Super 8 Filmmaker John Porter, Toronto, Canada



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by John Porter 2005

Video is not film! Yet even people working in film and/or video don't distinguish between the two. This creates confusion. When we talk about "film", are we really talking about video?

There is growing discussion in the arts and business worlds today about the
different look, feel and response when shooting or showing film or video. (see "Staying in the picture", Murray Whyte, Toronto Star, April 12, '05). To facilitate this discussion we need to agree on what we mean by the words "film" and "video".

Film is a layer of images applied to a strip of clear acetate or polyester,
usually with sprocket holes and viewed by passing light through it. It's shadows.
Video is a strip of opaque tape, a laser disc, or a memory chip. It's electronics.
You can't put film into a video camera or player, and you can't put video into a film camera or projector.


If the word "film" commonly refers to both shadows and electronics, then we have no commonly-used word referring specifically to light passing through clear acetate. And there's no need to appropriate the word "film" for both shadows and electronics. We already commonly use "movie" and "cinema" for that.

I suggest that the medium-of-record is the medium in which the work is completed or exhibited. The shooting or originating medium is merely one of the raw materials along with effects, titles and sound which are usually combined in the completed or exhibited work. Often, program notes referring to a "film (shown on video)" really mean a
video (shot on film) because the video as shown, never existed or will exist on film.
The recent Star Wars movies were shot and produced on video, but shown on film, so they were in fact films (shot on video). Nobody referred to them as videos.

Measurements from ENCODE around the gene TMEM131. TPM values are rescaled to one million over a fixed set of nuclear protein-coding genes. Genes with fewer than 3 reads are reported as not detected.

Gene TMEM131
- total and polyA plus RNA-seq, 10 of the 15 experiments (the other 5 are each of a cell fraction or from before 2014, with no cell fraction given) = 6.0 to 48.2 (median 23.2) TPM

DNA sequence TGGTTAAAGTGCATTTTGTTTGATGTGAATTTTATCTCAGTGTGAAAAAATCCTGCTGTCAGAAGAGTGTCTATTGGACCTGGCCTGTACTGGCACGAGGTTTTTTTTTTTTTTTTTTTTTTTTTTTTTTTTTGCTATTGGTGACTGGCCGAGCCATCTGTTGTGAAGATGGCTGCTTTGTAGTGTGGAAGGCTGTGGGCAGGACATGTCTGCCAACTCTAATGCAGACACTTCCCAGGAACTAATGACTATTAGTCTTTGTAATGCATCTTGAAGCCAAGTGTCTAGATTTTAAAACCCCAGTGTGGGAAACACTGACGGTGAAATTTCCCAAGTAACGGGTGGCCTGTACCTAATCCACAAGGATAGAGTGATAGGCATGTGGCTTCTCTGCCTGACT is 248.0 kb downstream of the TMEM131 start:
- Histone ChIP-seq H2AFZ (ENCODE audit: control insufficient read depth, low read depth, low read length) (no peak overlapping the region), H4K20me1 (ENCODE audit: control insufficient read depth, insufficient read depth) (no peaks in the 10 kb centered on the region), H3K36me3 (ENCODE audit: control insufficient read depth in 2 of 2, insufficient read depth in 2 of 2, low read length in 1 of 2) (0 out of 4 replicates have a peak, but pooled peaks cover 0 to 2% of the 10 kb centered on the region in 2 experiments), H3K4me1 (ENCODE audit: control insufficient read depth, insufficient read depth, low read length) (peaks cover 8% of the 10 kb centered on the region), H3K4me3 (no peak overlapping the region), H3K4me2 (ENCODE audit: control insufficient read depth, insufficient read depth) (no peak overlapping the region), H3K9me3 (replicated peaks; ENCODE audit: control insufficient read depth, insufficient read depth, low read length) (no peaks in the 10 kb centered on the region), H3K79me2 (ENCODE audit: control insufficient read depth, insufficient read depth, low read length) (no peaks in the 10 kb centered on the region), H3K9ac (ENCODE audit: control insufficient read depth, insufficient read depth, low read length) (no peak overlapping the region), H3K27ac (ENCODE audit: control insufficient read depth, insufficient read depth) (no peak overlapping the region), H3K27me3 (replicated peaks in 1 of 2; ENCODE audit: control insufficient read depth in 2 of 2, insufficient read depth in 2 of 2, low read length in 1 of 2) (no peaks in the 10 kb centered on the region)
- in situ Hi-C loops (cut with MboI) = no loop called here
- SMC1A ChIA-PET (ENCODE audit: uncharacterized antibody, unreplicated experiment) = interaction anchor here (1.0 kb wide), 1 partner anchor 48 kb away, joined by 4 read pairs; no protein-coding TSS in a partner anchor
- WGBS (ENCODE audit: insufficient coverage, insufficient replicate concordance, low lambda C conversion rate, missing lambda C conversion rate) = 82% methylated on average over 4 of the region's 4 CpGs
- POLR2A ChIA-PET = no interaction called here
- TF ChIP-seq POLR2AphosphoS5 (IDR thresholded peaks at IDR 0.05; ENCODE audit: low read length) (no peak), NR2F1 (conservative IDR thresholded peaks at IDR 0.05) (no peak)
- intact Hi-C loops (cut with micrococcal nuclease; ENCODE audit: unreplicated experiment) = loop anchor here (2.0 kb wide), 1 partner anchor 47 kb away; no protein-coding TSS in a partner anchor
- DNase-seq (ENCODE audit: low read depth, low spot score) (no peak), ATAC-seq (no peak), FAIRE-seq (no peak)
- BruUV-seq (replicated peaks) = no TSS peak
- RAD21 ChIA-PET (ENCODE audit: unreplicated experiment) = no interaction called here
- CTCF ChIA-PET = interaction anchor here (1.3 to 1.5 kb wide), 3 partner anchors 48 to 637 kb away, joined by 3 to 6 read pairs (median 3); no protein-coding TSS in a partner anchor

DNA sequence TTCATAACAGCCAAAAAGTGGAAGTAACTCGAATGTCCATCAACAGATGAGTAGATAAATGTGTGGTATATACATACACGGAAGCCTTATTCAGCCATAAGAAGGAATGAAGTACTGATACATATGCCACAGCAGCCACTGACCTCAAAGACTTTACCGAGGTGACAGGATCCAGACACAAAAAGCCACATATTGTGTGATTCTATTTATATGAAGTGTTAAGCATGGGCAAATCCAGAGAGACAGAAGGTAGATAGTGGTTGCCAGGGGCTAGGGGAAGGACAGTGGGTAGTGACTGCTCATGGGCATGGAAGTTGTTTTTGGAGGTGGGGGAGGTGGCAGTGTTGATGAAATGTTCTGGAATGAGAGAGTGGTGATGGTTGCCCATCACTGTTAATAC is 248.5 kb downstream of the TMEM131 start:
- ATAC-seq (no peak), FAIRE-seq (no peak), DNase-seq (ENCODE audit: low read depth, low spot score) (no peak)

I think the reason people refer to their completed or exhibited video as "film", is for prestige or respect. The word "film" sounds better than the word "video", because
film has a longer, richer history, and a richer look. It's film-envy! But videomakers should use and be proud of video's own unique qualities. Vive la différence!


Below is an excerpt from
"Three Texts on Video" by Tom Sherman
Canadian Art magazine, Vol. 22, # 1, Spring 2005.

Video Not Film
by Tom Sherman 2005

It’s video, not film.

It pisses me off the way video is being called film, so carelessly. In a review of the recent premiere of a feature-length work of video art, a newspaper columnist repeatedly stated that the artist’s “film” was blah, blah, blah. The artist herself had used the f-word to launch her video feature into the entertainment section of the newspaper, and thus into the public’s eye. The columnist wasn’t sensitive enough to make the distinction between media. Why should we expect him to make the distinction? The artist herself had decided to promote her video as a film.

Film is the term for all moving pictures in the world of entertainment. The general public has been conditioned to want to see film. When the medium of video is used to “film” a movie, the director is not likely to admit he or she is working in video. Film has been the modus operandi for more than a hundred years. Film’s roots are so deep that any kid with a video camcorder will say she is “filming” when shooting video. Since the commercial success of The Blair Witch Project (1999), “film” collectives working exclusively in video literally outnumber garage bands.


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